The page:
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Screenshot of a breaking news alert e-mail from Q2 2017
The New Zealand’s Financial Markets Authority (FMA) has announced that it is now open for applications from providers seeking to offer personalised financial advice to consumers through digital tools and platforms (so-called robo-advice). Digital advice is automated financial advice generated by computer program using algorithms which is usually delivered through a website or a software application.
Personalised financial advice uses information about a client’s particular financial situation or goals to make recommendations that meet a client’s needs.
Providers will operate under an exemption from the current Financial Advisers Act (2008). This law requires personalised financial advice to a retail client to be given by a human being. Reforms to this law are currently expected to come into force in 2019 and will permit digital advice. When these reforms are introduced, this exemption will be revoked.
Liam Mason, FMA Director of Regulation said:
The decision to allow providers to offer personalised digital advice gained wide support from the market during consultations last year, including from both small start-ups and large financial institutions.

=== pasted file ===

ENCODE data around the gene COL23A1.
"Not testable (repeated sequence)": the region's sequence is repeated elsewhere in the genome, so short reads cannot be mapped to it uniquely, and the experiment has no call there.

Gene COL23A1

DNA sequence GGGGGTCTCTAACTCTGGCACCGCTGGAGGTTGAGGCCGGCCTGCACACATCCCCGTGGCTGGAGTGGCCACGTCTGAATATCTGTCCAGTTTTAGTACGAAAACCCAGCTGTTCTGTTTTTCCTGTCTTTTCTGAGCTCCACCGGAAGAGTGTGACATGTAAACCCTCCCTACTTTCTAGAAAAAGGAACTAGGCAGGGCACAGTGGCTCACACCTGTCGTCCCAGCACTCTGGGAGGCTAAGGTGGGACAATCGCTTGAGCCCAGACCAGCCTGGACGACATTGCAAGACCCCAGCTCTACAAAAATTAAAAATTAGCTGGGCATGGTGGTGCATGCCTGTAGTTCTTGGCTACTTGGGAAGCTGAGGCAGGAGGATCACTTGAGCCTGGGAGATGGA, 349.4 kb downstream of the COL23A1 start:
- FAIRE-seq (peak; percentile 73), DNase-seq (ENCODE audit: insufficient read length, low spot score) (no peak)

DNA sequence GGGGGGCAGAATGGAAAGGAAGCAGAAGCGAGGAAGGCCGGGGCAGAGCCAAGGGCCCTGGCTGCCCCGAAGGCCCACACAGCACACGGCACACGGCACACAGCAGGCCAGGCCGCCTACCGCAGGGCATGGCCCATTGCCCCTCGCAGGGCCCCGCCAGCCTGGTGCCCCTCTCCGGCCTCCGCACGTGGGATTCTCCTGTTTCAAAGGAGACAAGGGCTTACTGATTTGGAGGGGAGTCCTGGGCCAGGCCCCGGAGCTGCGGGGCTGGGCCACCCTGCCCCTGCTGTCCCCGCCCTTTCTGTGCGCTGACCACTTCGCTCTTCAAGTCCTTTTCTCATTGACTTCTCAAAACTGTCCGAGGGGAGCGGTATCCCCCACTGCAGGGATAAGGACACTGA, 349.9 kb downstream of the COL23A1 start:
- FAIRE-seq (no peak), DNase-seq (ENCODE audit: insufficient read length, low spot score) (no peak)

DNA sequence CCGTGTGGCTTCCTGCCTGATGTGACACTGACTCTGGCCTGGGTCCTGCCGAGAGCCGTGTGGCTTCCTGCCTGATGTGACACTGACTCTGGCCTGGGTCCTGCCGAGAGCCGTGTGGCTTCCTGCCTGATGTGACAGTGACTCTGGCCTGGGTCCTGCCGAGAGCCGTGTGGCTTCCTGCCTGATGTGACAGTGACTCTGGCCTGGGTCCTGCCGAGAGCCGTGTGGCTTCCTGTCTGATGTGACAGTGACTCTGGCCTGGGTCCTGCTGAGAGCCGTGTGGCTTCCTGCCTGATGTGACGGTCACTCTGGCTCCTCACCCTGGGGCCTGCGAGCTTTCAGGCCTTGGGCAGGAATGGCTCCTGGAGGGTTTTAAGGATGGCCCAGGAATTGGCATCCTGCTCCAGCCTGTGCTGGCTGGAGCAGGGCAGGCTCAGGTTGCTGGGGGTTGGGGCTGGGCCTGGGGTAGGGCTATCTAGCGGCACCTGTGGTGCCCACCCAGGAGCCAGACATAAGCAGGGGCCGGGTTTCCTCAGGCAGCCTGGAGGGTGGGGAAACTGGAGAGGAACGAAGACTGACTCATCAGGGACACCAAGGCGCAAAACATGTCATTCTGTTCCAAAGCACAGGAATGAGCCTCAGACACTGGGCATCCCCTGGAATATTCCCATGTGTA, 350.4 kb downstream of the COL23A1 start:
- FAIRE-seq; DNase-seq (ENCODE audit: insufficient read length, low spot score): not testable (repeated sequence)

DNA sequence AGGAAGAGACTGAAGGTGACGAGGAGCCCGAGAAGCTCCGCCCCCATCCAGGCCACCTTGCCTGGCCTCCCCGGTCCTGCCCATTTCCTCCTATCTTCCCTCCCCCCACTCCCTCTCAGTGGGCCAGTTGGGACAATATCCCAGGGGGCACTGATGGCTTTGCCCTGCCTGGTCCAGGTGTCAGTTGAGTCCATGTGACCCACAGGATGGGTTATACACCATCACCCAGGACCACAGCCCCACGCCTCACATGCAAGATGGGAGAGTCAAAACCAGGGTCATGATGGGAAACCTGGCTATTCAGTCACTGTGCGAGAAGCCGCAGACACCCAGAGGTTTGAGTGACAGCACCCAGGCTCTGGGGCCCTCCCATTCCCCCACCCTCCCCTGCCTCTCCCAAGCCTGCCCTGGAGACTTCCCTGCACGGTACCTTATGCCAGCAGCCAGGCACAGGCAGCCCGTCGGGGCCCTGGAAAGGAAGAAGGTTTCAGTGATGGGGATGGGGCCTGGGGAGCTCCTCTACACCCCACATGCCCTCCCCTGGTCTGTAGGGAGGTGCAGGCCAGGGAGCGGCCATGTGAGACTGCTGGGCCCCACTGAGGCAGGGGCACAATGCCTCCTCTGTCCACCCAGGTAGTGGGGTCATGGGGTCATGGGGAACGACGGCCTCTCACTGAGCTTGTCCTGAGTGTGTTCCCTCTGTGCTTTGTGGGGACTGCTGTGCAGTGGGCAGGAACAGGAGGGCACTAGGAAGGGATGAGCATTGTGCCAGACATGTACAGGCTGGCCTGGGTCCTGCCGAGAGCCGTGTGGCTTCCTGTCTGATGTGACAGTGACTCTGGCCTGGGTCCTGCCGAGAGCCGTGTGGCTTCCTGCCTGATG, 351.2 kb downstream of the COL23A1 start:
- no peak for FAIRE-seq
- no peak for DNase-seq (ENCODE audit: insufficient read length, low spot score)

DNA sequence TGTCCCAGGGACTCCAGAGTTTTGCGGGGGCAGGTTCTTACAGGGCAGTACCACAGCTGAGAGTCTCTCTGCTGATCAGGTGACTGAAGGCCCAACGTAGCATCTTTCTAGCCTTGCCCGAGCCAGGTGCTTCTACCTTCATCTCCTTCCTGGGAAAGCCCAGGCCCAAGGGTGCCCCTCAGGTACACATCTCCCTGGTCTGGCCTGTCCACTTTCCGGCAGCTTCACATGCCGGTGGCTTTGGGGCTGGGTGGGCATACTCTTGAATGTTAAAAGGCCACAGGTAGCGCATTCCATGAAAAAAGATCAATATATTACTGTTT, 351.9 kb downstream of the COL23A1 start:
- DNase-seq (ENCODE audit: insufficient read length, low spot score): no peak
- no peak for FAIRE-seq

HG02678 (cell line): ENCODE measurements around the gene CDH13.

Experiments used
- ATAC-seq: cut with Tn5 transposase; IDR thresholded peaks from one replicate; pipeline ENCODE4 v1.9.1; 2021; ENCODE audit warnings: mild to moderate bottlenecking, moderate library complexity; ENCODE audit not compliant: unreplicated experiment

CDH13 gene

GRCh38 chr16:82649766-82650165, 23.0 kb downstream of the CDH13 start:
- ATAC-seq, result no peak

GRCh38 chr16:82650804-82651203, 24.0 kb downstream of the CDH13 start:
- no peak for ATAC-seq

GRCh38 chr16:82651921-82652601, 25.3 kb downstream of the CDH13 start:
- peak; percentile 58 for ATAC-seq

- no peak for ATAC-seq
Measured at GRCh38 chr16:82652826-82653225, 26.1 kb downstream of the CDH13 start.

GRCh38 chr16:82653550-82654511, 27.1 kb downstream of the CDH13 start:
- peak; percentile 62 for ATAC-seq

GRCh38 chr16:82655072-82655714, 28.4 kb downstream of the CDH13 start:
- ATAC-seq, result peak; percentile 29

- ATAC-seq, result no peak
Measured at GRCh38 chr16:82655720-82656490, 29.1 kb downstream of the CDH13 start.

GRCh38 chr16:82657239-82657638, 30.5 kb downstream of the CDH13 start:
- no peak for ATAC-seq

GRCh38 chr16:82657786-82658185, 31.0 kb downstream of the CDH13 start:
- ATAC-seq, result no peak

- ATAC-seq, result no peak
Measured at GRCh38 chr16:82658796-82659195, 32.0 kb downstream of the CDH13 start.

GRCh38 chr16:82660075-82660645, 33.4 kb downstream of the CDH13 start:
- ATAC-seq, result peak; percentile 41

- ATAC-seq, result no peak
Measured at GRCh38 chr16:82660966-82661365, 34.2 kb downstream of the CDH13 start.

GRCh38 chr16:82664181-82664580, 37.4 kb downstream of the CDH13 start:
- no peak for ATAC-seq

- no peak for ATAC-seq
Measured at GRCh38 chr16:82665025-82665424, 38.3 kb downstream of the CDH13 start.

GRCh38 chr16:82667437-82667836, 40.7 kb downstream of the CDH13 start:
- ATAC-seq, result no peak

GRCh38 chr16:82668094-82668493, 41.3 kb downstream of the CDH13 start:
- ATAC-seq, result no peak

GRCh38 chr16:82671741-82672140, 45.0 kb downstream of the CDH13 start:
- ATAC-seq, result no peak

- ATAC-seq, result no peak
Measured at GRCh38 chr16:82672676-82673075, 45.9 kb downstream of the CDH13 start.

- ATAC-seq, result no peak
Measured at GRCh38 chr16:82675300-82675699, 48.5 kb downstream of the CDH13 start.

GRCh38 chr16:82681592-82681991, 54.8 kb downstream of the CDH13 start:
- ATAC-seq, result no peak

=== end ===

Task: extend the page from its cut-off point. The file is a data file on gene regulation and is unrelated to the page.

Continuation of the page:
An FMA review of KiwiSaver sales in 2015 found only three in 1,000 KiwiSaver sales or transfers occurred with personalised advice. We believe the introduction of personalised digital advice has the potential to improve consumer access to financial advice, especially for those with smaller sums to invest and KiwiSaver members.
The FMA consulted on whether to grant an exemption to enable personalised digital advice to be provided under the current regime because it was being increasingly widely adopted off-shore. The FMA has a mandate to promote innovation and flexibility in financial markets.
It is important to note providers of personalised digital advice will not be licensed by the FMA. Any provider seeking to rely on this exemption must apply to the FMA showing its directors and senior managers meet good character requirements. The provider must also meet minimum standards demonstrating their capability and competency to provide the digital service.
The exemption will be granted subject to conditions that require providers to take an appropriate degree of care and to ensure consumer protection safeguards are in place. The conditions are consistent with the requirements that apply to Authorised Financial Advisers, who are human advisers able to offer personalised advice.
More details on how providers can apply to use the exemption can be found on our website here.
Providers are not able to offer personalised digital advice until they are named in the schedule to the exemption notice. When a provider is able to offer personalised digital advice, they will be listed on FMA’s website.